The stock market crash can seem like the kind of thing that bothers money managers in London, staring at endless screens of red numbers, but is utterly divorced from the lives of the rest of us. We're far more likely to be worrying about the effects of wet weather on our summer holiday than the impact of a global panic about growth in China.
But you shouldn't dismiss this entirely, because it will hit all of us
'Black Monday' saw stocks drop around the world on a fairly epic scale. The FTSE 100 plunged below 6,000 for the first time since January - after topping 7,000 earlier this year. This fall of almost a fifth of its value echoes precipitous falls everywhere from the US to emerging markets and Europe.
The most obvious impact will be felt by those with stocks and shares ISAs, or other share-based investments, who will have seen the value of their investments tumble.
However, the experts are advising anyone facing severe losses not to panic. Nick Dixon, Investment Director at Aegon UK, said: "Stock markets are in for a bumpy ride over the coming weeks, but if savers can stomach the ups and downs, equities are likely to provide superior returns over the medium and long term. With a FTSE-100 dividend yield of circa 4%, equities should deliver good value for savers with a five year plus investment horizon. Undoubtedly, there will be volatility along the way, but this shouldn't faze individuals with a long term investment strategy."
If you have any kind of defined contribution pension - either a workplace pension or a private one - then your investments are also highly likely to contain some shares. Again these will have suffered major drops, but again the experts say it's important not to panic.
There could actually be a sliver of good news for those with variable mortgages. While the market was booming and GDP appeared to be recovering, there was a great deal of talk about a possible interest rate rise - which could have made your mortgage more expensive. Now, that rise is expected to come as late as next autumn.
The other effect this has on people with mortgages is that when the risk of a rate rise falls, the cost of a fixed deal often falls too, so we can expect some new cheap five year fixes to hit the market.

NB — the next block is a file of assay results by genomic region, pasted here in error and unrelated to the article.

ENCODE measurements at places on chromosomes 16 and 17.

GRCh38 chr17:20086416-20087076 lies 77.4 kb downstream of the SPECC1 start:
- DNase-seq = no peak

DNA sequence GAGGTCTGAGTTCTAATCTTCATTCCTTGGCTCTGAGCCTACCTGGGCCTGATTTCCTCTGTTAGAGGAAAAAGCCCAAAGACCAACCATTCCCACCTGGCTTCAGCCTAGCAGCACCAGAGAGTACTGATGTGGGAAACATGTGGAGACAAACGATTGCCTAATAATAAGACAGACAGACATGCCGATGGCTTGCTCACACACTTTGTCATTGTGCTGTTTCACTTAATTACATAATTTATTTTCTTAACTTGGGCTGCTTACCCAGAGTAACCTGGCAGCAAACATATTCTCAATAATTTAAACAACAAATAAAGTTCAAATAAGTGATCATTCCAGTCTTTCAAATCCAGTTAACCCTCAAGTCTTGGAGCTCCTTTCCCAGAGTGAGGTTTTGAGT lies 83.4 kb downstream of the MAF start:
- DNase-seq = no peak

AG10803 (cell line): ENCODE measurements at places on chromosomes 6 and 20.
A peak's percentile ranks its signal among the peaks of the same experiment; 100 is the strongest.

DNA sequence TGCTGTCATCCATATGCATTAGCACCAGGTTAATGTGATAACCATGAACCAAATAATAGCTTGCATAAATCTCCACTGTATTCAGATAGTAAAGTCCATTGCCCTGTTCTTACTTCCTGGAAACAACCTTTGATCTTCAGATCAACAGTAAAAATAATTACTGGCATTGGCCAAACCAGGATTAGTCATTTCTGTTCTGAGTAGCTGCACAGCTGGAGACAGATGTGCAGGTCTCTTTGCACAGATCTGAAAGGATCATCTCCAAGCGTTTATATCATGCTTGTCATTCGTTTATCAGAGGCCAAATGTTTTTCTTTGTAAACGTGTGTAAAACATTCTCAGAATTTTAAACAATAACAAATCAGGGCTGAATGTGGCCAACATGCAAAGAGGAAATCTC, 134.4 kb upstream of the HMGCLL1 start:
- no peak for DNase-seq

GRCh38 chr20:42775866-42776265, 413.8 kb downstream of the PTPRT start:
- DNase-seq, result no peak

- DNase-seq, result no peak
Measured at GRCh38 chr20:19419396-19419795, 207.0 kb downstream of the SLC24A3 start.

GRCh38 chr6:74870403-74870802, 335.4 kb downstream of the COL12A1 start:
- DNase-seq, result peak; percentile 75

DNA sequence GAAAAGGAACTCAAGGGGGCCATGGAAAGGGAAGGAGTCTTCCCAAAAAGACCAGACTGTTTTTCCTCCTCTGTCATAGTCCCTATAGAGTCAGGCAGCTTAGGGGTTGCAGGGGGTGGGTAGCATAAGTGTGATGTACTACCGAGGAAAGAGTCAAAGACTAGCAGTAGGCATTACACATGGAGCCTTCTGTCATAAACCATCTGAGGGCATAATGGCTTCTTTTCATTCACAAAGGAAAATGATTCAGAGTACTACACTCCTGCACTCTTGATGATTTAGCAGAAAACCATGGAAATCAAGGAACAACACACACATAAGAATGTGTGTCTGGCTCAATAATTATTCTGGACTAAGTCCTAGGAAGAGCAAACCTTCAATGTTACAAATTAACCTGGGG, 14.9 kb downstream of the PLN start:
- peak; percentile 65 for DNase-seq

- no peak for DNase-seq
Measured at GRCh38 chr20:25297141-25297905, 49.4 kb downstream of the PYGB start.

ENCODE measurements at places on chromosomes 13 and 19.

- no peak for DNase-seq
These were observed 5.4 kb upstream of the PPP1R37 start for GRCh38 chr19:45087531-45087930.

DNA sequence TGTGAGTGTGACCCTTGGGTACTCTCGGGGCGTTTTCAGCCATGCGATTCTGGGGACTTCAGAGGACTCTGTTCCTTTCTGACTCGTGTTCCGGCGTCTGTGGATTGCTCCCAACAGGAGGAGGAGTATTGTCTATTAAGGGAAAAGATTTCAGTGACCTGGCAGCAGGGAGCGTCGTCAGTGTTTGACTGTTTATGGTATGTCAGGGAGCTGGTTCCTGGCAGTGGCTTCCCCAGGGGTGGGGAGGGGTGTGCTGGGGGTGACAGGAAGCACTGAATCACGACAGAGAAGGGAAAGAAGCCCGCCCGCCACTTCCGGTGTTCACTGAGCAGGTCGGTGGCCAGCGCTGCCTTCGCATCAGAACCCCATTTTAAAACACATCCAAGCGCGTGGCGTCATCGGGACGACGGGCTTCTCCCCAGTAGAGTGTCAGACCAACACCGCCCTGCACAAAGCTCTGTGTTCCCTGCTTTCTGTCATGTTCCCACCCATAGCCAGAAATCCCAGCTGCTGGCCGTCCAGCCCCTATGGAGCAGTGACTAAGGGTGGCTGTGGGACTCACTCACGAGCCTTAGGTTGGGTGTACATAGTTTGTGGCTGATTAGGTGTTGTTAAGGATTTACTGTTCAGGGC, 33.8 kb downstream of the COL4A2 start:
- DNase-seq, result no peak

There's more good news here. The slowdown in China that precipitated the crash will mean China continues to consume less commodities. It means the price of these commodities will remain depressed, so the price of everything else that uses them will remain low. We can expect everything from filling up the car to the supermarket shopping to stay cheaper for a while to come.
In addition, China has tried to boost its economy by devaluing its currency - which makes all its exports cheaper. It means anything made in China is going to get cheaper too.
There are a number of forces at work here, so we cannot be certain exactly what will happen. On the plus side cheaper imports and cheaper commodities prices may boost spending, which will increase retail sales, and the high street will remain busy.
On the negative side, many British companies rely on exports to the rest of the world - including the Chinese market. A slowdown in China, or anywhere else for that matter, will mean a slowdown in exports. This will affect businesses, who may be forced to shed jobs. It will also mean our record current-account deficit gets even worse, leaving us with less money to spend at home.
How these forces balance out against one another and what it eventually means for businesses and jobs remains to be seen, but George Osborne has warned that "I would take it as a reminder that we are not immune from what happens in the world."
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